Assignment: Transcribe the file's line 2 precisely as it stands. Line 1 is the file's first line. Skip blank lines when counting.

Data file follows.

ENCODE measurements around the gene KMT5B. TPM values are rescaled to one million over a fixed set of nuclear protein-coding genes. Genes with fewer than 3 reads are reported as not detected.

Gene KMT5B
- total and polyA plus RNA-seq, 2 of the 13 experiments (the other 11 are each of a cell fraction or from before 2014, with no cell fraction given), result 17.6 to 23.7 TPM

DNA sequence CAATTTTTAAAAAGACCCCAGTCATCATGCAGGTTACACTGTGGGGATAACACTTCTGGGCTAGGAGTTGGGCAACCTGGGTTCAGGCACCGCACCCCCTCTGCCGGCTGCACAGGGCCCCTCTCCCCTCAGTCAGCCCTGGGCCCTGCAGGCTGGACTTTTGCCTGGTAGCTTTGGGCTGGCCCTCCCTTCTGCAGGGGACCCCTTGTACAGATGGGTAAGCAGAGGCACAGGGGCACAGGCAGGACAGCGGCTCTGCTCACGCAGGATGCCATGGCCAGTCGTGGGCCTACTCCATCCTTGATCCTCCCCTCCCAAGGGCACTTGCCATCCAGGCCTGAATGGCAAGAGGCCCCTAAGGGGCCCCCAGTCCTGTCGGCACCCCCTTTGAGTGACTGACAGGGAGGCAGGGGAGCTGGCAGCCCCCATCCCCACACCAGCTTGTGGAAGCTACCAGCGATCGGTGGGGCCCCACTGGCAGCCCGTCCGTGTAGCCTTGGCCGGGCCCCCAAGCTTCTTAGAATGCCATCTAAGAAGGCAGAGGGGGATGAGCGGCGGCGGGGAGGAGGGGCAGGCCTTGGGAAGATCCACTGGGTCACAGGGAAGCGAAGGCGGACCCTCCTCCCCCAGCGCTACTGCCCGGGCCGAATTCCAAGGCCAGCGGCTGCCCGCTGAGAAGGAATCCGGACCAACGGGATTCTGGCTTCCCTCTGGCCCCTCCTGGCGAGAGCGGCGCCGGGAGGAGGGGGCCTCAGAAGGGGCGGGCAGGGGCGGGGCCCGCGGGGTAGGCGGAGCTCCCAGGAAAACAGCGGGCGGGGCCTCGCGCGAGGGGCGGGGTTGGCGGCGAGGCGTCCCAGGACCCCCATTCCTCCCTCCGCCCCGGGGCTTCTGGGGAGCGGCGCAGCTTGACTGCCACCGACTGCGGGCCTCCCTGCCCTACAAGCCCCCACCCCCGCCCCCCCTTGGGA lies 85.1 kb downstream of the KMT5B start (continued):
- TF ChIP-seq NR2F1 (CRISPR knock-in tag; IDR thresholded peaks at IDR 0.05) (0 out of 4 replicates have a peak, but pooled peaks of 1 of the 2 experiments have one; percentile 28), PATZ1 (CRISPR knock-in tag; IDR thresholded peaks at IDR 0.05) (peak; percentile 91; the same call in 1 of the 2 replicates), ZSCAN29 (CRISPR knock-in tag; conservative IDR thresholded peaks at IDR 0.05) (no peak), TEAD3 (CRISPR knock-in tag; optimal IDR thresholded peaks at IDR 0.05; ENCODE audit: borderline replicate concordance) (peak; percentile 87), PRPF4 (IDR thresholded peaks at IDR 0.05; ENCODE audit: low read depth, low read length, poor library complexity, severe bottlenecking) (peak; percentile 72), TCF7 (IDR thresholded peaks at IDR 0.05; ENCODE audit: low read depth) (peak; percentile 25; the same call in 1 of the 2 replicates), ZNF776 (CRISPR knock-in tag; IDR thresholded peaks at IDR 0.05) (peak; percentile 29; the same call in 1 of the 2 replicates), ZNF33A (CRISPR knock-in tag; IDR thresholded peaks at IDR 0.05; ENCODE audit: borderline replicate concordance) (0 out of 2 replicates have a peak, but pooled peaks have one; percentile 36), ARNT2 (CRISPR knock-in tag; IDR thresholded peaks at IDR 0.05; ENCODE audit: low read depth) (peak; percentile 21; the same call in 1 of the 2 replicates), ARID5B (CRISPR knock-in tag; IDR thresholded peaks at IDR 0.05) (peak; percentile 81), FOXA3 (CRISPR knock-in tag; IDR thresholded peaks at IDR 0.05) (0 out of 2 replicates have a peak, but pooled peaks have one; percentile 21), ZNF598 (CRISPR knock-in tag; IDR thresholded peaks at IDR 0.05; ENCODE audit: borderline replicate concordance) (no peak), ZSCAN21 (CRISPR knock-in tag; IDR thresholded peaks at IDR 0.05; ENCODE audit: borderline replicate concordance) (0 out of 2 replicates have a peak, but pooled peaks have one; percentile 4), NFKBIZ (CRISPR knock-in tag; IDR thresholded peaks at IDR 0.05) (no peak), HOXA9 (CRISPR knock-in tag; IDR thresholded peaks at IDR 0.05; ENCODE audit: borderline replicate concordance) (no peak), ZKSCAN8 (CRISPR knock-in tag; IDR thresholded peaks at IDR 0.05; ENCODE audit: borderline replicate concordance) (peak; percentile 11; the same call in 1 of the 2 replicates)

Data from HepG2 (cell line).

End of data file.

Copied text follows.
Gene KMT5B